Lifelong Dewey

Reading through every Dewey Decimal section.

Category: 320s

324: 1912 by James Chace


324.9730912: Chace, James. 1912: Wilson, Roosevelt, Taft & Debs—The Election That Changed the Country. New York: Simon & Schuster, 2004. 284 pp. ISBN 0-7432-0394-1.

Dewey Breakdown:

  • 300: Social Science
  • 320: Political science, politics, and government
  • 324: The political process
  • 324.9: History and geographical treatment of elections
  • 324.973: Campaigns in the United States
  • 324.9730912: U.S. Presidential election of 1912

In 1912, the political landscape of the United States was fracturing at the party level. President William Taft, the conservative republican incumbent, had only ever wanted to be on the Supreme Court, but was hand-picked by his progressive predecessor Theodore Roosevelt for the nation’s top office. Two years before, a political disagreement between the two led to internal strife in the GOP. The split led Roosevelt to run from his own party, the Progressive (or Bull Moose) Party. Meanwhile, the Democratic Convention saw New Jersey governor Woodrow Wilson emerge as the candidate after 46 ballots. Lastly, the Socialist candidate Eugene Debs joined the fray. James Chace’s 1912 is a reminder that the more things change, the more they stay the same.

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322: On Dissent by Ronald Collins and David Skover


322.40973: Collins, Ronald K.L. and David M. Skover. On Dissent: Its Meaning in America. New York: Cambridge University Press, 2013. 134 pp. ISBN 978-0-521-76719-4.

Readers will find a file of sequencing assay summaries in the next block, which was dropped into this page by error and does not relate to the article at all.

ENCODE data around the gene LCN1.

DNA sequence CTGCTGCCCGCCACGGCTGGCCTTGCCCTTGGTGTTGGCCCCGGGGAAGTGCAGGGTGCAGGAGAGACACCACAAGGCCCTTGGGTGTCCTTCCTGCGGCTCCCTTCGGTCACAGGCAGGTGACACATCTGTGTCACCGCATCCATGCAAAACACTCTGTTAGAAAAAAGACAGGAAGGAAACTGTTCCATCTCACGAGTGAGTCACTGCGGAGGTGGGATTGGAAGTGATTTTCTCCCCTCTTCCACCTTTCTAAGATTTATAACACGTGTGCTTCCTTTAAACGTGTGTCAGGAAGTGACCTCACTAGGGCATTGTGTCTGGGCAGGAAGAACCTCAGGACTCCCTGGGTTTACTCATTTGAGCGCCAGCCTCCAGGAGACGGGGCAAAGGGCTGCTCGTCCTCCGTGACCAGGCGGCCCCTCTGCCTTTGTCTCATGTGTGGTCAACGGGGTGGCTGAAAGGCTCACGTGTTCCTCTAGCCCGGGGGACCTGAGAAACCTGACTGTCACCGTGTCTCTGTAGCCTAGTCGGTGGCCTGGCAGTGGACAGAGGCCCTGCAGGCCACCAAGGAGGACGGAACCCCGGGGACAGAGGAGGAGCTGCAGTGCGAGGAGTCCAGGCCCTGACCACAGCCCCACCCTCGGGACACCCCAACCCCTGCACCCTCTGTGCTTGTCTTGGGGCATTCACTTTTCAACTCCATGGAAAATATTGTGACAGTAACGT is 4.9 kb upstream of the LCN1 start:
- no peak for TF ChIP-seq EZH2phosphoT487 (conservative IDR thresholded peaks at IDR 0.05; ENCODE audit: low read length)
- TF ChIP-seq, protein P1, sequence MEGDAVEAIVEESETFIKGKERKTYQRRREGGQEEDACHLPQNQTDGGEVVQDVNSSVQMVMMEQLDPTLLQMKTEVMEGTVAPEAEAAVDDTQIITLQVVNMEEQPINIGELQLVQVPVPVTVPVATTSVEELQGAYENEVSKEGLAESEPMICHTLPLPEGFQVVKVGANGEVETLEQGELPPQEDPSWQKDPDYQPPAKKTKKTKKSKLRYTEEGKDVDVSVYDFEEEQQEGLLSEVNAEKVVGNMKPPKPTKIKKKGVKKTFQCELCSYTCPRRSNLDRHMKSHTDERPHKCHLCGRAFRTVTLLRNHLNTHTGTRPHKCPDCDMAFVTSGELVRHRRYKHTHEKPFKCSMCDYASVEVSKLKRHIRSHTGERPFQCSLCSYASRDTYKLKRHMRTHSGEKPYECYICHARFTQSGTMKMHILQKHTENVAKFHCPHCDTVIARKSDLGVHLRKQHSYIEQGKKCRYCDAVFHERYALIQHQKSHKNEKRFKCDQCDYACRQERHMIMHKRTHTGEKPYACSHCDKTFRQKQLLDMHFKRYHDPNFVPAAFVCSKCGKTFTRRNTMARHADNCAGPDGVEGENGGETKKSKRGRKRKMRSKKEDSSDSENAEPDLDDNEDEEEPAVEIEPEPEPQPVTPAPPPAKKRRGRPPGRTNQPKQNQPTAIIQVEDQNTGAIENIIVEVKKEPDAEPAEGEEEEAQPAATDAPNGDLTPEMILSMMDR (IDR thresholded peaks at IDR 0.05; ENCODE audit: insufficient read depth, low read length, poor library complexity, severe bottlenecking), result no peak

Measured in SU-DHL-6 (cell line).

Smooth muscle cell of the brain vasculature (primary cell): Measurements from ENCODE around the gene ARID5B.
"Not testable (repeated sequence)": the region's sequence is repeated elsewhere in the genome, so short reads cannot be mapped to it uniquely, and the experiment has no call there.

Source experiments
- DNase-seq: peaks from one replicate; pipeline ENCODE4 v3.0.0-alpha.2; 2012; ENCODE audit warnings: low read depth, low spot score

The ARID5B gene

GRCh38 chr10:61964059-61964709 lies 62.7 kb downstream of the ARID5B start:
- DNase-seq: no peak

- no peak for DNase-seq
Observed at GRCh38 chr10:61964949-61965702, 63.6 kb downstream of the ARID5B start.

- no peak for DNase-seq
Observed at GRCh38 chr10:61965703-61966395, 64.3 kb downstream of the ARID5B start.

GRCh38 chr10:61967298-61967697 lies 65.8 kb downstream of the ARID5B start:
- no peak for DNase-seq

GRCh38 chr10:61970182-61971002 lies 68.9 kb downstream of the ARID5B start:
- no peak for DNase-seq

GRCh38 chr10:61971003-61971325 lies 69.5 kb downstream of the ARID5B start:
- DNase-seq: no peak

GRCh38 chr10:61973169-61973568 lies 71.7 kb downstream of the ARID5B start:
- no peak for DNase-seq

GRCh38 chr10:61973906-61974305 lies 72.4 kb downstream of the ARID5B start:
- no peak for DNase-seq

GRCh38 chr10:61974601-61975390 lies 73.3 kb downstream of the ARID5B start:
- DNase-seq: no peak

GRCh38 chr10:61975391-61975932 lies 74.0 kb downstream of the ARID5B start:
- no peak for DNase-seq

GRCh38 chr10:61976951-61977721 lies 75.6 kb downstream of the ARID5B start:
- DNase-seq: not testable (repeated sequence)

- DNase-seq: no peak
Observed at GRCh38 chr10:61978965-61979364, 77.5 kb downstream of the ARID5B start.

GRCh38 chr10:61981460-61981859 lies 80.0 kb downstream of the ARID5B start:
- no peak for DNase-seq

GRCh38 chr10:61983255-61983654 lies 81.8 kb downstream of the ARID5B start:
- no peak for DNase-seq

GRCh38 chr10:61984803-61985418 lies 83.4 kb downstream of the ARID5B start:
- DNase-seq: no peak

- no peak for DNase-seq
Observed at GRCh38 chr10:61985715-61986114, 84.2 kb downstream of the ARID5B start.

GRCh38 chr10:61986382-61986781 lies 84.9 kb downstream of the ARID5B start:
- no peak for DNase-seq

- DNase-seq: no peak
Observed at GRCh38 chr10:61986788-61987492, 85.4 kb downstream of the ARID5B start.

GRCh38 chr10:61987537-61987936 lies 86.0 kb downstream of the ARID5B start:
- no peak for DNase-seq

Dewey Breakdown:

  • 300: Social Sciences
  • 320: Political science
  • 322: Relation of state to organized groups and their members
  • 322.4: Political action groups
  • +0973: United States

Ronald Collins and David Skover want to get to the bottom of this thing we call dissent. Every day, thousands of people across the United States are actively showing their displeasure with some act of local or federal government or with a business they think is running counter to their beliefs. They dissent because they need to. On Dissent is a in-depth look at the fundamental basics of dissent, how it’s effective, and how exactly it fits into the social and legal landscape.

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328: The American Senate by Neil MacNeil and Richard Baker


328.73071: MacNeil, Neil and Richard A. Baker. The American Senate: An Insider’s History. Oxford, UK: Oxford University Press, 2013. 318 pp. ISBN 978-0-1953-6761-4.

Dewey Breakdown:

  • 300: Social Sciences
  • 320: Political science
  • 328: The legislative process
  • 328.73: Legislative process—United States
  • 328.7307: Specific topics of legislative bodies
  • 328.73071: Upper houses

Neil MacNeil and Richard Baker’s storied history of the Unites States Senate is thoroughly rich and interesting. From its inception upon the ratification of the Constitution to its current makeup, the Senate has been at the center of every major American political development. The authors detail the initial history of the legislative body, its complex interactions with both the House of Representatives and the office of the President, its investigative hearings, and how it serves as both a model of high legislative achievement and a bastion of corruption, collusion, and callousness. It does get a bit bogged down when recounting the recent history, but overall, this book contains a wealth of information. We get tidbits on Senate orientation, seniority  assignments, and some of the lengths senators will go to get both votes from their constituents and their fellow legislators. A dense but informative book.